Ugh..."Church in the Round" - ca. 1953!
I couldn't copy the picture, but here's the link.
I didn't even know such things existed.  This has no basis in tradition does it?  It must be the first inklings of liberalism really starting to leak into the Church.
This is surprisingly common in NO churches nowadays. It creates 'interesting' confusion for weddings, etc. Another indicator this layout wasn't all that well thought out...anyway...

The Cathedral in LA is more or less oriented like this, it's trying to hide it, but a sizable population end up sitting behind the non-orientem celebrant.

Strange to see such a modernistic church in 1953, but the pews and altar furnishings are traditional and a free-standing altar with baldacchino is also as traditional as having the high altar built against the back of the apse.  This baldacchino is not exactly on a par with the one Bernini designed for the altar of St. Peter's Basilica, though; it has a sort of industrial look about it.  I'm sure they had budgetary constraints that the Vatican didn't.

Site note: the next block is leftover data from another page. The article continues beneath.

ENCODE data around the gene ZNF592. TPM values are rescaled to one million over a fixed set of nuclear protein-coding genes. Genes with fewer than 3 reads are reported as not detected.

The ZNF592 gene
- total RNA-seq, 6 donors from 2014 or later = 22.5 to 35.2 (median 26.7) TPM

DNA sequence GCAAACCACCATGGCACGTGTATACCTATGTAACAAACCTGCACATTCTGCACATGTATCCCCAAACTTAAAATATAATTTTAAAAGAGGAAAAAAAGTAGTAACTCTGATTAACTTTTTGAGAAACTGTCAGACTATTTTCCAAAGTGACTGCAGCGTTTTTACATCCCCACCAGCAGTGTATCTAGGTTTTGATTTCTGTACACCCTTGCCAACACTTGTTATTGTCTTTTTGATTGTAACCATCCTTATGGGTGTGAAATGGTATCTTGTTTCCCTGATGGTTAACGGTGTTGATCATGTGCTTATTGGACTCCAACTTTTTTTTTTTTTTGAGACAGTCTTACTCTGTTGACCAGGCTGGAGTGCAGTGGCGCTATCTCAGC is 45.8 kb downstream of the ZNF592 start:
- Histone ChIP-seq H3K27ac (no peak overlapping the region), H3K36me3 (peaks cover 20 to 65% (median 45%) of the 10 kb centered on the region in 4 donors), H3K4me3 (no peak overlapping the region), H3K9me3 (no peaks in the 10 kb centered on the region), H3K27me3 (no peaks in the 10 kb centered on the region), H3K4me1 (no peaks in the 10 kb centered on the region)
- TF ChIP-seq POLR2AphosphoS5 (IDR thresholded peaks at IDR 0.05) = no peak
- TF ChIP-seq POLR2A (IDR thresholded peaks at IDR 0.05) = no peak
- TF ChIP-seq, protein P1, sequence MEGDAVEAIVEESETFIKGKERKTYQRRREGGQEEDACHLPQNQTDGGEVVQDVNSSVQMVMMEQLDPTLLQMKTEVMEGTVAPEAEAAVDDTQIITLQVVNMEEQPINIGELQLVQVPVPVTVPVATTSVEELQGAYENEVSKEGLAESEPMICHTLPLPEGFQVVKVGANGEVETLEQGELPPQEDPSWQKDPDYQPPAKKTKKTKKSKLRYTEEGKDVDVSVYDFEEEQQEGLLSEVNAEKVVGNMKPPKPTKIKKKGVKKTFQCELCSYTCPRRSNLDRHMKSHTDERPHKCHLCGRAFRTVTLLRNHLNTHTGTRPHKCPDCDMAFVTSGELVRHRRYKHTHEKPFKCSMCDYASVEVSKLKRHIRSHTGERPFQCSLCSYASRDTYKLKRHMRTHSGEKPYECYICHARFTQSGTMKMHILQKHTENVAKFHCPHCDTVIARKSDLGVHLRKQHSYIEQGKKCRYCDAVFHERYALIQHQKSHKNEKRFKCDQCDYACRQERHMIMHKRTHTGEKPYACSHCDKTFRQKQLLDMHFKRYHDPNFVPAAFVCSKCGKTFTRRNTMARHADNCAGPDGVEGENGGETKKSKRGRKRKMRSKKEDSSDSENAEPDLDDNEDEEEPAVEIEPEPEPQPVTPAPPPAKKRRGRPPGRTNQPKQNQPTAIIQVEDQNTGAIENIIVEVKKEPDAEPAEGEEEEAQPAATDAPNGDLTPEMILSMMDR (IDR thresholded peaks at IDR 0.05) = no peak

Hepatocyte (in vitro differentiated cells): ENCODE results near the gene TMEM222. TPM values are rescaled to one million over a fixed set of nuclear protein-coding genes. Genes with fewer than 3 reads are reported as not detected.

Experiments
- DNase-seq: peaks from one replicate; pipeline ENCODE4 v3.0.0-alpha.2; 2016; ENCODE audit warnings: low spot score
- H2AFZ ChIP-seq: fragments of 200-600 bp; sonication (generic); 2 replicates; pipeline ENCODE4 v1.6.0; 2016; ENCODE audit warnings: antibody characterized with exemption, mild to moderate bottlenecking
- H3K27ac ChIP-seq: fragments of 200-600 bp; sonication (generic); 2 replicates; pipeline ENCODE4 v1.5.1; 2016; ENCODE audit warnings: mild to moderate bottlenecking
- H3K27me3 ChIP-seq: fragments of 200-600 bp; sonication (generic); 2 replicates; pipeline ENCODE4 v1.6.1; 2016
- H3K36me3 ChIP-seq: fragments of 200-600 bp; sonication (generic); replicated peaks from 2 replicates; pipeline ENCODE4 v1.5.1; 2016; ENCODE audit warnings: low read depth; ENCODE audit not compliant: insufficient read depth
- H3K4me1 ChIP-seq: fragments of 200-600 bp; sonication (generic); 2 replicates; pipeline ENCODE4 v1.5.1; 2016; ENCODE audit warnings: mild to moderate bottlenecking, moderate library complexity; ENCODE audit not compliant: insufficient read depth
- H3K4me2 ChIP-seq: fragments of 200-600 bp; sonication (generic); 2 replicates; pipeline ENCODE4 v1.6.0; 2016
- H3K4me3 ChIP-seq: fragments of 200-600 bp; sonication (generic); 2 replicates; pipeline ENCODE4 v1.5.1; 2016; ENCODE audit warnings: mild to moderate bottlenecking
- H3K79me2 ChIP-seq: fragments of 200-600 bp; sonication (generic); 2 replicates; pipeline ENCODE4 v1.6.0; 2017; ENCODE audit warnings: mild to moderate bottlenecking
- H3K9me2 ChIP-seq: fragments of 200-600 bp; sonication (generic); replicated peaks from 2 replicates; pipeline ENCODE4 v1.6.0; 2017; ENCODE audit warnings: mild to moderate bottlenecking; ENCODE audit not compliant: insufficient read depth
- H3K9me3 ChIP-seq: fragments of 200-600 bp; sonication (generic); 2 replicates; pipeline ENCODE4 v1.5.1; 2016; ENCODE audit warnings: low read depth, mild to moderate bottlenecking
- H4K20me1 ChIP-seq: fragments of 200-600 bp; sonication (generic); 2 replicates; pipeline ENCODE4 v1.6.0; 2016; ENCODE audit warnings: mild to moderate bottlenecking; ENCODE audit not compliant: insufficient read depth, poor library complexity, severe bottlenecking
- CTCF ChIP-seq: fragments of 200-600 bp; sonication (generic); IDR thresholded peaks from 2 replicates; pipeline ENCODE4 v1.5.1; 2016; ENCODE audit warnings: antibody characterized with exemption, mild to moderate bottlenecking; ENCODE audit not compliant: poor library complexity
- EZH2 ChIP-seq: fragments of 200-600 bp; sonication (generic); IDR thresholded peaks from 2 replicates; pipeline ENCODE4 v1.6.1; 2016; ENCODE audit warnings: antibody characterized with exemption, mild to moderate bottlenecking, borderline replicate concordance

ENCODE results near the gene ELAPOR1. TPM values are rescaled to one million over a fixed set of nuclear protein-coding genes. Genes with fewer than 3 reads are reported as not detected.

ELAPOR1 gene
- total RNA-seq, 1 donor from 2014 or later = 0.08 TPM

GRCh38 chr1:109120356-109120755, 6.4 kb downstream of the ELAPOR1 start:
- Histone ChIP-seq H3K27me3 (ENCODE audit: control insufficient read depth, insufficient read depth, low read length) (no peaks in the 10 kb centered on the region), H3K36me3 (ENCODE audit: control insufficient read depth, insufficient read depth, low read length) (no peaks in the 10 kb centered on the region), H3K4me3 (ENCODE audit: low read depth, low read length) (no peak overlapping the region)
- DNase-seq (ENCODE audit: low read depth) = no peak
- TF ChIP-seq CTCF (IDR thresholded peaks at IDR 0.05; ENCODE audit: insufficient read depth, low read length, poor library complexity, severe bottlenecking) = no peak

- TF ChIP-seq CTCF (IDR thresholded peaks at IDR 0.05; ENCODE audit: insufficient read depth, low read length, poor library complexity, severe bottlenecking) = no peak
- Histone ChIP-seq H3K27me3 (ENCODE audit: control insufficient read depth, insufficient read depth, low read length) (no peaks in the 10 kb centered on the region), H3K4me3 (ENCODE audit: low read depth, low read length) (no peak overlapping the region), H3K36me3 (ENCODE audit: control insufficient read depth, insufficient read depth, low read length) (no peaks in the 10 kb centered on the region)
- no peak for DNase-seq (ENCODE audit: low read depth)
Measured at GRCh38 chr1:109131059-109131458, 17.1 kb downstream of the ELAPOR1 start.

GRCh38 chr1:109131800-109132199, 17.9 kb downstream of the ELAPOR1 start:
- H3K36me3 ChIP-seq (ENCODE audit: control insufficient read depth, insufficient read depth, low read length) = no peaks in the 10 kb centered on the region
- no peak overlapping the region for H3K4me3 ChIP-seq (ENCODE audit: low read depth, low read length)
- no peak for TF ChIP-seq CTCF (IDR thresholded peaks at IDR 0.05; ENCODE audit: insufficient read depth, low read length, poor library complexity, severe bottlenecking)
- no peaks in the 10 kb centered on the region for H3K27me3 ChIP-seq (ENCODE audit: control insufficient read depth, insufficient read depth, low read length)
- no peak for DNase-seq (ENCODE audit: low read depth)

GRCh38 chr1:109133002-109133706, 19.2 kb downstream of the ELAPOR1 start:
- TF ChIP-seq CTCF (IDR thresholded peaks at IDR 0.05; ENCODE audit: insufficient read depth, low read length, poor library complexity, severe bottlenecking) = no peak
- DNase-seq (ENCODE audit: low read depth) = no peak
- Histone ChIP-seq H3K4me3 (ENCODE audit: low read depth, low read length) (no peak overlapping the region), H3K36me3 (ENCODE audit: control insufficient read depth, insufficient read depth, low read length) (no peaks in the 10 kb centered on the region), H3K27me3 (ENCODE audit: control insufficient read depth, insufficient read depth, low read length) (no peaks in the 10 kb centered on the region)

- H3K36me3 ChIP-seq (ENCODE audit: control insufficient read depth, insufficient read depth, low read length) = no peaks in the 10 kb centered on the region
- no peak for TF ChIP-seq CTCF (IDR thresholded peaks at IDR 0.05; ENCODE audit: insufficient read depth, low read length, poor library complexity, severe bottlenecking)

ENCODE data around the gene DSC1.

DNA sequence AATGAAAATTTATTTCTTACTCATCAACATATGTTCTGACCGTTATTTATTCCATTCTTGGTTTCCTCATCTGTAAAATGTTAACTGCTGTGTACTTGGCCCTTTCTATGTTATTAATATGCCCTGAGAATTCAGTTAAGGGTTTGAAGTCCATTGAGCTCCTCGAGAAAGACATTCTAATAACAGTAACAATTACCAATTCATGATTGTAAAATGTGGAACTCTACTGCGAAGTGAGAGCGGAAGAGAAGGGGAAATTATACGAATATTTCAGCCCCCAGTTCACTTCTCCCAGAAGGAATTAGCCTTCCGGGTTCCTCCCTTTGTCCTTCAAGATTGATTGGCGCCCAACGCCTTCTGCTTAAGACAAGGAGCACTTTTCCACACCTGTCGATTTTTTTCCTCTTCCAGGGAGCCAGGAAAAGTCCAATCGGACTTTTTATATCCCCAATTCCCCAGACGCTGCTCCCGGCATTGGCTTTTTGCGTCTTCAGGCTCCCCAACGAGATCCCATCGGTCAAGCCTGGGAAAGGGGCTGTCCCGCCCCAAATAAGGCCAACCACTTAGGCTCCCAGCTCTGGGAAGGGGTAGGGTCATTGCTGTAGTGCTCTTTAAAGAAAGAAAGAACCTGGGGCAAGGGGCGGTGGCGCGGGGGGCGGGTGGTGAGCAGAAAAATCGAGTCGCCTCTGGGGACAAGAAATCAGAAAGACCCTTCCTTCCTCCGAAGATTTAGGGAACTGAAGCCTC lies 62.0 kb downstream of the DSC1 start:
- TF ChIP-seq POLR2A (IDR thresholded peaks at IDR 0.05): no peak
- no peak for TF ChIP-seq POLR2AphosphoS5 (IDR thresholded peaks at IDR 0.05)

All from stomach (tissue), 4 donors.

Photo of baldacchino over main altar of St. Peter's:

I am mystified by the short column behind the altar.  It looks like a column that would be set in a garden with a sundial or gazing ball on top but I can't figure out what that could be on top of it.  I hope somebody here can identify it.

I think the "column" might support the sanctuary lamp.
(09-06-2009, 05:06 AM)Lee Timmer Wrote: I think the "column" might support the sanctuary lamp.

That occurred to me but it doesn't look like a lamp, IMO. 
notice none of the women are wearing chapel veils.

(09-06-2009, 07:08 AM)timjp77 Wrote: notice none of the women are wearing chapel veils.

None. Everybody wore hats. . at least in the USA.

Nothing screams "neo trad" more than a mantilla.
The Catholic chapel in our campus (University of the Philippines), built in 1955, is also round.

[Image: Holy_sacrifice_exterior.jpg]

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